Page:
Category Archives: Agreements

“Strange Black Man”

It was many years ago. I was visiting my uncle who is a Jesuit priest and professor of Theology at Georgetown University in Washington D.C., where I attended. It was a brilliant day, sunny, warm, with a light breeze. Walking across Healy Circle, located at the front of campus, a smallish, skinny black man aged about twenty-five with a heavy backpack weighing him down approached me with a smile. I returned the smile, we greeted each other, he put down his load.

He was from a West African country, from which one I cannot remember. He spoke of the civil war there, the persecution of his tribe, family and of him, and of the good fortune he had in escaping it. How he made it to the U.S. I cannot recall either. He made a sincere and serious impression on me. I listened carefully to his story and felt empathy. The signals then became clear that he would ask me for some kind of help.

Roughly the same age, having recently gone into business for myself in Philadelphia, I was hardly in a position to do anything for him. We continued to talk. He then asked for help. Apologizing for not being able to, I gave him my business card and said: “Well, if you‘re ever in Philadelphia, let’s get together”, hoping it would be a friendly but clear way to remove myself from the conversation, and that he would understand that I cannot help him out of his difficult situation.

“… waiting at your door”

He studied the card carefully, then with a smile, he said “Thank you, John. Thank you very much”, in an English formal, polite, right out of the textbook he must have learned from many years before, and like so many well-educated Africans. We shook hands. I departed quickly so that he could not continue the conversation. I went on with my activities in the nation’s capital over the next day without ever thinking again about that West African.

Until I returned to Philadelphia, that is. At Ninth and Spruce Streets in Center City, as the Philadelphians call their downtown, is where I lived, in the third floor apartment under the roof of an old townhouse. One of my cousins, Helen, lived with her former college roommate in the apartment just below me. As I walked up the stairs, she opened the door ever so slightly, I suspect after having heard me open the front door. With wide and alarmed eyes Helen whispered: “John, there is a strange black man upstairs waiting for you in front of your apartment.”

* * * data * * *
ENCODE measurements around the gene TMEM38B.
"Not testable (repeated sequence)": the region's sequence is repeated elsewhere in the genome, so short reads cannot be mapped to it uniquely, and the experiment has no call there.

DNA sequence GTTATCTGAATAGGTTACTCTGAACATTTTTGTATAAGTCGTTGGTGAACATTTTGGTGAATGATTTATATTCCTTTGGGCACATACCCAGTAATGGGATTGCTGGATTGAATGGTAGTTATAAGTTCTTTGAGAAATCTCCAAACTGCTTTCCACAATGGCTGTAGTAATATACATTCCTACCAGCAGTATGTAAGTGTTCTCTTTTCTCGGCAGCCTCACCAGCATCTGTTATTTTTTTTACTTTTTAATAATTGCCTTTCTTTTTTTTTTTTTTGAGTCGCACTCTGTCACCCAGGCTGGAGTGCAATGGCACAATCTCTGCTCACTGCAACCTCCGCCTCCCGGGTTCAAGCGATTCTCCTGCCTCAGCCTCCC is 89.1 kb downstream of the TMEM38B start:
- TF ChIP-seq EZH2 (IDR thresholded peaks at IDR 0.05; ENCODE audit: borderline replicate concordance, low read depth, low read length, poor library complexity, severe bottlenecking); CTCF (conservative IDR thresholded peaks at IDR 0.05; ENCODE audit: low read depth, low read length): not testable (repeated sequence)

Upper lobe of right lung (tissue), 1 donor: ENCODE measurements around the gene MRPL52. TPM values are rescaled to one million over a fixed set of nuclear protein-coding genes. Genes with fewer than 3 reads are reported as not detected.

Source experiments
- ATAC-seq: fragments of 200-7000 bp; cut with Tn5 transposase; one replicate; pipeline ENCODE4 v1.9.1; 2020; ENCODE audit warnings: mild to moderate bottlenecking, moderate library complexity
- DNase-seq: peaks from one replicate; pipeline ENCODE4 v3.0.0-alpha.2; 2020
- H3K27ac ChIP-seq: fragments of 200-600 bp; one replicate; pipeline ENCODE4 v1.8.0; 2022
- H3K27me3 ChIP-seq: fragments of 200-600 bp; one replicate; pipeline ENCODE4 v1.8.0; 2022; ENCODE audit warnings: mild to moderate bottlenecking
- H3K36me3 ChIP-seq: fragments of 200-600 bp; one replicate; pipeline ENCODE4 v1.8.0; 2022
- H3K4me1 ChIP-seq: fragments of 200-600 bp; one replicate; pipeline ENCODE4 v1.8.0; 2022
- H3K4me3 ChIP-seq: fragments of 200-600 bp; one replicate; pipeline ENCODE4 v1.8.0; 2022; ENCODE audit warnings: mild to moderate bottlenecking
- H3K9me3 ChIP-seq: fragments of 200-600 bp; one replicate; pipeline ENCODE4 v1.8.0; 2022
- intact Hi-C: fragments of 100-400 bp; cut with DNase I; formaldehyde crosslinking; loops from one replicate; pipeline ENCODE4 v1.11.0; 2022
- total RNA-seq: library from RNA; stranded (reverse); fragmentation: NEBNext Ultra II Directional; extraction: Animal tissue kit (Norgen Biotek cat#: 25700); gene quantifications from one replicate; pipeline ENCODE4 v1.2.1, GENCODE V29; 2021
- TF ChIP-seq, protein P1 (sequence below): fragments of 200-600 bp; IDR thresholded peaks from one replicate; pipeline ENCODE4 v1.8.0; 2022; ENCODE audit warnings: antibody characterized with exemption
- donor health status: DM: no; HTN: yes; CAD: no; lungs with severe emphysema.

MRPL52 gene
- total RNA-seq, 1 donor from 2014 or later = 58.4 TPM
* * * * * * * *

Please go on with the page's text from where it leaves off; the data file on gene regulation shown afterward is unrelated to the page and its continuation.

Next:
A strange black man? I don’t know any strange black men. In fact, I don’t know too many black men at all. Well, I did after about ten more steps. “Oh, no”, I thought, my business card, damn. What do I do now? I put on a happy face, smiled, greeted him heartily and said something like “Great to see you, again. Come on in!” The stairs up to my loft apartment were very steep and narrow. He trudged up schlepping his heavy bag. What was I supposed to do with this guy?

Say “yes, mean no”

Many of the details I no longer remember. But I do recall that I took him out for dinner, gave him a brief walking tour of Center City including the historical sights, allowed him to sleep in my bed while I made do with the couch. The next day, after some breakfast, I drove him over to 30th Street Station and put him on an Amtrak train up to Boston, where he said he had some contacts from West Africa. I was happy to be rid of him.

His story was certainly bigger than mine. A refugee from civil war in a faraway land, seeking a safe and secure life in America. Hoping for help. From anyone. And my story? A safe and secure white American male with a solid education and the kinds of advantages and opportunities a “strange black man” from Africa could only dream of. Looking back, shameful of me.

But for us, as Americans and Germans collaborating across the Atlantic, this little story is about agreements, about how Americans will communicate a “yes” which is not meant as such. Since we seldom feel comfortable saying “no” to someone – a family member, friend, neighbor, colleague, certainly not to our boss or to a customer, or to a stranger – we find ways to say “yes” in a way which communicates “no.”

Rather clear signals

Why would this guy from West Africa suddenly show up at my door in Philadelphia, a three-hour train ride from Washington, DC? We don’t even know each other. We have nothing in common. We‘re strangers. In our conversation of a few days before I had given no indication that I was in a position to help him. On the contrary, my response to his request was crystal clear. It was short, polite, I gave him my card and got on my way, and rather hastily.